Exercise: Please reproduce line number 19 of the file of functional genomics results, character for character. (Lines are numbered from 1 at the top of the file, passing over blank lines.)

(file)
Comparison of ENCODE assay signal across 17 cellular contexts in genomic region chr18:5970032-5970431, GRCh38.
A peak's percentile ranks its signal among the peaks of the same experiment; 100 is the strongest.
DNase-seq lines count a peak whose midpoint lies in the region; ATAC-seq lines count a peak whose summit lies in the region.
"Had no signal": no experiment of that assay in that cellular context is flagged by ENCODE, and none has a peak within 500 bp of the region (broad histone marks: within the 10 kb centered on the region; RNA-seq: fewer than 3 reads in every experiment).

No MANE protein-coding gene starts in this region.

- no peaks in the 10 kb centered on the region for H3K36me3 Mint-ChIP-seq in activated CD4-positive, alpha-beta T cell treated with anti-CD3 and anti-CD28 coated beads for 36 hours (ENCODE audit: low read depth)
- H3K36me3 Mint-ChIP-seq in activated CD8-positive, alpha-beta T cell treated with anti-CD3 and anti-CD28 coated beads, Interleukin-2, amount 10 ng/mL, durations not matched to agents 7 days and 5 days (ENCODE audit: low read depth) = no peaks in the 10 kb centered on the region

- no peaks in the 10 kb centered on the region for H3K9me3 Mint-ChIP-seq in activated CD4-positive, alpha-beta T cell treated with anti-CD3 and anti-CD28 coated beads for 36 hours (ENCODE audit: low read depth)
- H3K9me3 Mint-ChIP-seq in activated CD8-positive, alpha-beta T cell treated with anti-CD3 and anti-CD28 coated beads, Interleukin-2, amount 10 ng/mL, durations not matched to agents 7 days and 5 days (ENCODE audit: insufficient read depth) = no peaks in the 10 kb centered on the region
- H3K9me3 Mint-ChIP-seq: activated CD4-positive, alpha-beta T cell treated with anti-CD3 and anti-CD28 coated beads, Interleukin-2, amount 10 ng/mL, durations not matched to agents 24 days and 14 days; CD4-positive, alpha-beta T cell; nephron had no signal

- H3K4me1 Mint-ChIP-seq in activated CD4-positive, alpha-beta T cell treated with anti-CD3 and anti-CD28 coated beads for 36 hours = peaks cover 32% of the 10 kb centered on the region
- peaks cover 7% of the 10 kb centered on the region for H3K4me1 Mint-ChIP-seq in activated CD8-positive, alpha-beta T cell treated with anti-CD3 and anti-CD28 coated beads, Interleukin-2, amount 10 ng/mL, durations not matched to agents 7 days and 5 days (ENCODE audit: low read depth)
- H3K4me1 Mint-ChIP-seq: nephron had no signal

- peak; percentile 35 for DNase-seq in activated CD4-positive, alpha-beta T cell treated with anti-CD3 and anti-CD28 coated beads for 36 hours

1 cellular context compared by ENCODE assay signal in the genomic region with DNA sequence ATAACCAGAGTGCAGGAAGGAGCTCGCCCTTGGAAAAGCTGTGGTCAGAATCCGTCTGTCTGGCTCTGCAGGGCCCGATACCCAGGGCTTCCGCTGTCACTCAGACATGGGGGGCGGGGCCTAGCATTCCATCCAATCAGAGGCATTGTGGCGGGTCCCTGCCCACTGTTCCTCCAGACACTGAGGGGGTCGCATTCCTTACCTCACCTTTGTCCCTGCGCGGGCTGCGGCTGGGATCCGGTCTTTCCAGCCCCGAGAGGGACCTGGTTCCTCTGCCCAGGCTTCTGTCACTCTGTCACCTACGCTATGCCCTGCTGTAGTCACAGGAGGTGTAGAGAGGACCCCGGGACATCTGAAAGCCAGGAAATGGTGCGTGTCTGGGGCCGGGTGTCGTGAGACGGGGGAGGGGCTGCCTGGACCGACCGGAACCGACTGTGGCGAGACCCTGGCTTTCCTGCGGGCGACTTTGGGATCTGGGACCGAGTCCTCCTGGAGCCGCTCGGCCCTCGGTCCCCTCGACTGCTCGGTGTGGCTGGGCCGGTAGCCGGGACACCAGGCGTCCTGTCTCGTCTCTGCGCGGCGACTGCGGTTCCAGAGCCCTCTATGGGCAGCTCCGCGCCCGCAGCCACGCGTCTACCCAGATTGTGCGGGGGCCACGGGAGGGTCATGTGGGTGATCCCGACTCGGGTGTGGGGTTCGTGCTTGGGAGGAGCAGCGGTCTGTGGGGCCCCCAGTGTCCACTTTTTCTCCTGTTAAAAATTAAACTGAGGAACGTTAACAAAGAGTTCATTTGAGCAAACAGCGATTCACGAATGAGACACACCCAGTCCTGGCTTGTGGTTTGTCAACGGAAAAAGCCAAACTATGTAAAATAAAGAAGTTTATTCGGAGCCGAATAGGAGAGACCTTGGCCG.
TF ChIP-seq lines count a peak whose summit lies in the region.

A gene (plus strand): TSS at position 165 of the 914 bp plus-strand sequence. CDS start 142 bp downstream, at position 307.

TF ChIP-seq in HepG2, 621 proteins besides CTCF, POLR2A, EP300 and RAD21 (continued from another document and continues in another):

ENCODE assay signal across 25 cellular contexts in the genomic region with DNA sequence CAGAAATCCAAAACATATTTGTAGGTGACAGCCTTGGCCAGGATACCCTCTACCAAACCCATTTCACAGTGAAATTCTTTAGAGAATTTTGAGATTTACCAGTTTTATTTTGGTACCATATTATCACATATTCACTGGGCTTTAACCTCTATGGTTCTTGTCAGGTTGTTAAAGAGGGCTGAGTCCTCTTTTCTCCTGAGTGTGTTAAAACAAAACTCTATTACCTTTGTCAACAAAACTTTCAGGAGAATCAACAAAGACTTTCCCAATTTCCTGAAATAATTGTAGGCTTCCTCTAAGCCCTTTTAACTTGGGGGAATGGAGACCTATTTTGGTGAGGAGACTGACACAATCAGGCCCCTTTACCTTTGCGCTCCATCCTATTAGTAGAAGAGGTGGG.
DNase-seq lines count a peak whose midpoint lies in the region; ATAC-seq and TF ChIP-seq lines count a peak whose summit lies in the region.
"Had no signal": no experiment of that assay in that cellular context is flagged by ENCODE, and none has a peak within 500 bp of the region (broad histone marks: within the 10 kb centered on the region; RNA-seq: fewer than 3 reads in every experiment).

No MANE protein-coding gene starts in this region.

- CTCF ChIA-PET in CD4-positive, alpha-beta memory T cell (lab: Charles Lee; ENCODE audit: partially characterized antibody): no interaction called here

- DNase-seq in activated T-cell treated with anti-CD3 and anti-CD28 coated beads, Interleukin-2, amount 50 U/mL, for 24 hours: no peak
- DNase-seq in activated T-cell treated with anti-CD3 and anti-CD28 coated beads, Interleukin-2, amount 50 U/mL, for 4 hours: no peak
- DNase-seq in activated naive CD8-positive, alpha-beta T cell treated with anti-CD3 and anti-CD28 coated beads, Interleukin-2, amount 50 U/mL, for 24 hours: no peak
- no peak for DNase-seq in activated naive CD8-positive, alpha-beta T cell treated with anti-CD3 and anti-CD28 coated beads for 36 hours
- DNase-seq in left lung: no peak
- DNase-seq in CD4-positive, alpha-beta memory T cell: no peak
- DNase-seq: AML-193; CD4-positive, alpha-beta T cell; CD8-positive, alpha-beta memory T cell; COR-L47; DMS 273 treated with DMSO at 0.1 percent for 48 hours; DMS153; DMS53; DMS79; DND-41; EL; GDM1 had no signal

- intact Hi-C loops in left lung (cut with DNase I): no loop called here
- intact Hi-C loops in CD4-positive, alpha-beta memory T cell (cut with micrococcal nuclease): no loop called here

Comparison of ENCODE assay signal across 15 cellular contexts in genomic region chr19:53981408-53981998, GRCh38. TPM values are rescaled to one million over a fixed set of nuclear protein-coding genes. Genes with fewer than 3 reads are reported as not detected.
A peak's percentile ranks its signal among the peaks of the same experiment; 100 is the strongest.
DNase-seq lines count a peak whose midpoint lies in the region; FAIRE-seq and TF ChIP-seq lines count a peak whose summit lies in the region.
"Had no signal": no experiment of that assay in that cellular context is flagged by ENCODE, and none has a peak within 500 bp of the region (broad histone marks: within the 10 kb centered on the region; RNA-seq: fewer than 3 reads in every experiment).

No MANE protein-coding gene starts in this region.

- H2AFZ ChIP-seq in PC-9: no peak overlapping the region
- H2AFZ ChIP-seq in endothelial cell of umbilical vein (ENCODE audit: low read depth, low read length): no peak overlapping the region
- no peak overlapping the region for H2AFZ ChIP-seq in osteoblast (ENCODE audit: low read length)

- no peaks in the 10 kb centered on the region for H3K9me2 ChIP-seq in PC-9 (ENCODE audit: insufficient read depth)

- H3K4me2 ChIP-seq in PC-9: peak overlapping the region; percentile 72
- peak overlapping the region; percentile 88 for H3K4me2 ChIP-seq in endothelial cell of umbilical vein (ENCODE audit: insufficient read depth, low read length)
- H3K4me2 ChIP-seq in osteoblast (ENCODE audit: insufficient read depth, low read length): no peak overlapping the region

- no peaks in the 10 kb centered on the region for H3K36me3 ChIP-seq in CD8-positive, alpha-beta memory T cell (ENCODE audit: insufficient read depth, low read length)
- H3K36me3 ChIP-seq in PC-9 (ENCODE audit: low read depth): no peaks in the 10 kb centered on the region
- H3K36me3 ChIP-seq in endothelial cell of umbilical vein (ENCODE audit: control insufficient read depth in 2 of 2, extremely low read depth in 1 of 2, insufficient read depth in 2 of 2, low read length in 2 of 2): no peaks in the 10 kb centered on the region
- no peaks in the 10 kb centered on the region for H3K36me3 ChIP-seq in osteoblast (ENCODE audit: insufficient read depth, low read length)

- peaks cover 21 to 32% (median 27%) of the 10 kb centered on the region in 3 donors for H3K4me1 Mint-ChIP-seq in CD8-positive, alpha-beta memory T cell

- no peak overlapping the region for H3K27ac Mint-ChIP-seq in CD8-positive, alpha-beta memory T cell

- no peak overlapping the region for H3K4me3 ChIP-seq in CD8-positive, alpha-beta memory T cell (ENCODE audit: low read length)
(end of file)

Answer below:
ENCODE assay signal across 25 cellular contexts in the genomic region with DNA sequence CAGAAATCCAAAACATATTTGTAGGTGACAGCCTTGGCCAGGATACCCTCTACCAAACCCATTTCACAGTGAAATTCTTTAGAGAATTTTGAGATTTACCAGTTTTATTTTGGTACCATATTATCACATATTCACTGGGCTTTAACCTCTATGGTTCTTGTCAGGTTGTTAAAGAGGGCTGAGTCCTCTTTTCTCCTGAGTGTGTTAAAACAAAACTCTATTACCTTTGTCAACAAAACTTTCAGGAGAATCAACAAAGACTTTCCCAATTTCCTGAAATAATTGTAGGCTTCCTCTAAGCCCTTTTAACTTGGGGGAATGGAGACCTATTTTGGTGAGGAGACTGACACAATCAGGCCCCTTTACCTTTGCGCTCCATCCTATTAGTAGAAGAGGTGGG.